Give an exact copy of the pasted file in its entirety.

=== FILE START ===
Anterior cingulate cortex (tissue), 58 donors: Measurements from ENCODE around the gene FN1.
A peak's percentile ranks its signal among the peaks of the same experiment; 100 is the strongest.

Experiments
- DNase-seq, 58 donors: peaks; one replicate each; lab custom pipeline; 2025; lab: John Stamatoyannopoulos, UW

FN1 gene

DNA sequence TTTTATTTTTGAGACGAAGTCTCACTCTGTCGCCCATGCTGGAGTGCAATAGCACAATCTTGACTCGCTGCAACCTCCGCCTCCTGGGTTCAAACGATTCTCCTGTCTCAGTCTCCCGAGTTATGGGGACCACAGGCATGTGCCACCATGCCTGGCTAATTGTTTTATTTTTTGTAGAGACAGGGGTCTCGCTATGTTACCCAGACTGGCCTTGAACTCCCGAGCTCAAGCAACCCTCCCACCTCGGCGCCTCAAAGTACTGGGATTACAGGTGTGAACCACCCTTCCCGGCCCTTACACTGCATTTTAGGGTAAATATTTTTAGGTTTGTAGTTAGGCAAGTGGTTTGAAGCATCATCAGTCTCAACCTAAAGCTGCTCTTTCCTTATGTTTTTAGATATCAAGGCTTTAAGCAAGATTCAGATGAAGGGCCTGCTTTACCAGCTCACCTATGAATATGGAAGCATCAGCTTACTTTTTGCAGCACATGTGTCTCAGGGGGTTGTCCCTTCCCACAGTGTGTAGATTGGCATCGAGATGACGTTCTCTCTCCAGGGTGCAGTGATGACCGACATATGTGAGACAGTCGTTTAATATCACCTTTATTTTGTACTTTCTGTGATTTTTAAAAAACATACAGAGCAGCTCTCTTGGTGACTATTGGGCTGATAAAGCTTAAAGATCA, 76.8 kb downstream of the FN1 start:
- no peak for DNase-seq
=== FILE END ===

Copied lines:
Anterior cingulate cortex (tissue), 58 donors: Measurements from ENCODE around the gene FN1.
A peak's percentile ranks its signal among the peaks of the same experiment; 100 is the strongest.

Experiments
- DNase-seq, 58 donors: peaks; one replicate each; lab custom pipeline; 2025; lab: John Stamatoyannopoulos, UW

FN1 gene

DNA sequence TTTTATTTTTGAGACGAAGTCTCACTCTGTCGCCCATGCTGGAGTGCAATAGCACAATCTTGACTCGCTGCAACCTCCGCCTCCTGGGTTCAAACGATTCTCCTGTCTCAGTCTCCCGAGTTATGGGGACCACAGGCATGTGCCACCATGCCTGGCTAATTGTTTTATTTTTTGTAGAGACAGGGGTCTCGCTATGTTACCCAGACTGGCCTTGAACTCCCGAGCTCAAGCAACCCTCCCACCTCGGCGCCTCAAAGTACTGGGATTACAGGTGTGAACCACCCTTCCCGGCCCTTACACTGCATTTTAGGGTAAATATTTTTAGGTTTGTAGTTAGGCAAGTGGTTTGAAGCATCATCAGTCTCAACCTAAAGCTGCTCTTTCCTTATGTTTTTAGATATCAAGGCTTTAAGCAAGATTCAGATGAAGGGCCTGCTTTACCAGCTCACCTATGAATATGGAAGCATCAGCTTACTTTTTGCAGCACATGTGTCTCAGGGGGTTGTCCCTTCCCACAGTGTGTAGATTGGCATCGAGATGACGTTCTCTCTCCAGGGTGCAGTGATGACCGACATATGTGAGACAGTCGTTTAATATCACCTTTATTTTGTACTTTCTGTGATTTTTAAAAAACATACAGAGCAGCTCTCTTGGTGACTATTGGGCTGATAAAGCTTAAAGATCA, 76.8 kb downstream of the FN1 start:
- no peak for DNase-seq